Archive for the 'science books' category

Books I'd like to read: Ebola, Vaccines, AirBnB, Democracies and more

For your reading and collection development pleasure...

It's been a while since I've done one of these posts, kind of seeing what's on my mind a little in the science-y and tech-y book world and kind of a way to help me remember what I want to pick up. It's also been a while since I've actually reviewed a book, but I do think I'll be getting to some of the backlog fairly soon in some mass group posts.

In any case, some books I'd like to read, ones that I've not acquired yet but probably will soon.

The Politics of Fear: Médecins sans Frontières and the West African Ebola Epidemic. Edited by Michiel Hofman and Sokhieng Au

The 2014-2015 Ebola epidemic in West Africa was an unprecedented medical and political emergency that cast an unflattering light on multiple corners of government and international response. Fear, not rational planning, appeared to drive many decisions made at population and leadership levels, which in turn brought about a response that was as uneven as it was unprecedented: entire populations were decimated or destroyed, vaccine trials were fast-tracked, health staff died, untested medications were used (or not used) in controversial ways, humanitarian workers returned home to enforced isolation, and military was employed to sometimes disturbing ends.

The epidemic revealed serious fault lines at all levels of theory and practice of global public health: national governments were shown to be helpless and unprepared for calamity at this scale; the World Health Organization was roundly condemned for its ineffectiveness; the US quietly created its own African CDC a year after the epidemic began. Amid such chaos, Médecins sans Frontières was forced to act with unprecdented autonomy -- and amid great criticism -- in responding to the disease, taking unprecedented steps in deploying services and advocating for international aid.

The Politics of Fear provides a primary documentary resource for recounting and learning from the Ebola epidemic. Comprising eleven topic-based chapters and four eyewitness vignettes from both MSF- and non-MSF-affiliated contributors (all of whom have been given access to MSF Ebola archives from Guinea, Sierra Leone, and Liberia for research), it aims to provide a politically agnostic account of the defining health event of the 21st century so far, one that will hopefully inform current opinions and future responses.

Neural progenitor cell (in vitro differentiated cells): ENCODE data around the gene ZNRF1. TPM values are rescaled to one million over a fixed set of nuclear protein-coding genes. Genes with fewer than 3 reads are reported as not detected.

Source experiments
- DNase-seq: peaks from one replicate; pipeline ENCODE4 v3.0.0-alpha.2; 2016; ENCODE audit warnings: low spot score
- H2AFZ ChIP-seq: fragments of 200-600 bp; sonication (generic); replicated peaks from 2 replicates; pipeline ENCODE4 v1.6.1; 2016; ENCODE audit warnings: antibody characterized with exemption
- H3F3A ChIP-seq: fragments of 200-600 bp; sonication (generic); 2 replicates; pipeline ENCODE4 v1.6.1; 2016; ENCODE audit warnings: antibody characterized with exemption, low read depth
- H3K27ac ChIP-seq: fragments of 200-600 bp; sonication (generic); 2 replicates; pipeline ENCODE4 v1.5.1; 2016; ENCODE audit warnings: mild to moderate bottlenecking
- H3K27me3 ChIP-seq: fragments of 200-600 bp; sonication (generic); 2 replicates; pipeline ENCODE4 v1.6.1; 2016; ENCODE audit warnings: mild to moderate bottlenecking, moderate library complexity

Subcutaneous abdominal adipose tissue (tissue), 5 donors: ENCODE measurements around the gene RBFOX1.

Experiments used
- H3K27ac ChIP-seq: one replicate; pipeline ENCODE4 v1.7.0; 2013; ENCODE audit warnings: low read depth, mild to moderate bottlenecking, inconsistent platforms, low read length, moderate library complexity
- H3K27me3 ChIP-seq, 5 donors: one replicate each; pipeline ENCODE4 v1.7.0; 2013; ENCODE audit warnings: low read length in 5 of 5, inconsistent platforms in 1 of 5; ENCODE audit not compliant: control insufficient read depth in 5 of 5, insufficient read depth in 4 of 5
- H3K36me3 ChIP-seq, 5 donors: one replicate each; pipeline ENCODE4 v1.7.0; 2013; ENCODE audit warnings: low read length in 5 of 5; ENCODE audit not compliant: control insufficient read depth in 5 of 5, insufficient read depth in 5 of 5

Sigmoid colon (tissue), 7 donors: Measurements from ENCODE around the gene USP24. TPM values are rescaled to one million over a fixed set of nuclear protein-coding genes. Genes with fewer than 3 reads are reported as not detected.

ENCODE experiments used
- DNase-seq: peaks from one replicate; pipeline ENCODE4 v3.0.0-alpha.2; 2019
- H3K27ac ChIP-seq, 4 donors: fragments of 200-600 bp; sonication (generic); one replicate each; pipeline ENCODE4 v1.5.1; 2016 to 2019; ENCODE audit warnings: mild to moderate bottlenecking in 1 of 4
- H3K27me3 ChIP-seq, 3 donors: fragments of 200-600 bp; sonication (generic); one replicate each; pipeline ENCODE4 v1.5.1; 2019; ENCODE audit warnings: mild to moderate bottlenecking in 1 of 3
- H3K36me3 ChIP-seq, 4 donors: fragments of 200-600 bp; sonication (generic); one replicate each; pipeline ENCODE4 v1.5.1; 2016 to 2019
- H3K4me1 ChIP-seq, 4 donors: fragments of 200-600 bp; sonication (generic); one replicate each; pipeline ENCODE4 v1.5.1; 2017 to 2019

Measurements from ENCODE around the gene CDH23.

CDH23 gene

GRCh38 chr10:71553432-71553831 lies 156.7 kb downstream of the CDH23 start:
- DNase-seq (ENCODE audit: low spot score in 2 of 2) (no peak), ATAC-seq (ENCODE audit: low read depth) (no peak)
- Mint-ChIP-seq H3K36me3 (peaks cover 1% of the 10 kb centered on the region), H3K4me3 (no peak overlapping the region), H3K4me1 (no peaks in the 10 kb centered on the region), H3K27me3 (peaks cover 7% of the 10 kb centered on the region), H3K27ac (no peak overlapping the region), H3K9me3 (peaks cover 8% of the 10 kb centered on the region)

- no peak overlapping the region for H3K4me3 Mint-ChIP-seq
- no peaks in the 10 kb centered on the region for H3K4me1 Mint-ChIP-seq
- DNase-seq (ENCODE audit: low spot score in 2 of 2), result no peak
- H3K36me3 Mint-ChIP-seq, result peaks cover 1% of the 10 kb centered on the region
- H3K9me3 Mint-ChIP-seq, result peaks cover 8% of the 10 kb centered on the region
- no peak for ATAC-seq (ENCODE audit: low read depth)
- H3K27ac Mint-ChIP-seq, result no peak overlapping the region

The Vaccine Race: Science, Politics, and the Human Costs of Defeating Disease. By Meredith Wadman.

The epic and controversial story of a major breakthrough in cell biology that led to the conquest of rubella and other devastating diseases.

Until the late 1960s, tens of thousands of American children suffered crippling birth defects if their mothers had been exposed to rubella, popularly known as German measles, while pregnant; there was no vaccine and little understanding of how the disease devastated fetuses. In June 1962, a young biologist in Philadelphia, using tissue extracted from an aborted fetus from Sweden, produced safe, clean cells that allowed the creation of vaccines against rubella and other common childhood diseases. Two years later, in the midst of a devastating German measles epidemic, his colleague developed the vaccine that would one day wipe out homegrown rubella. The rubella vaccine and others made with those fetal cells have protected more than 150 million people in the United States, the vast majority of them preschoolers. The new cells and the method of making them also led to vaccines that have protected billions of people around the world from polio, rabies, chicken pox, measles, hepatitis A, shingles and adenovirus.

 

Science in the Archives: Pasts, Presents, Futures. By Lorraine Daston (Editor)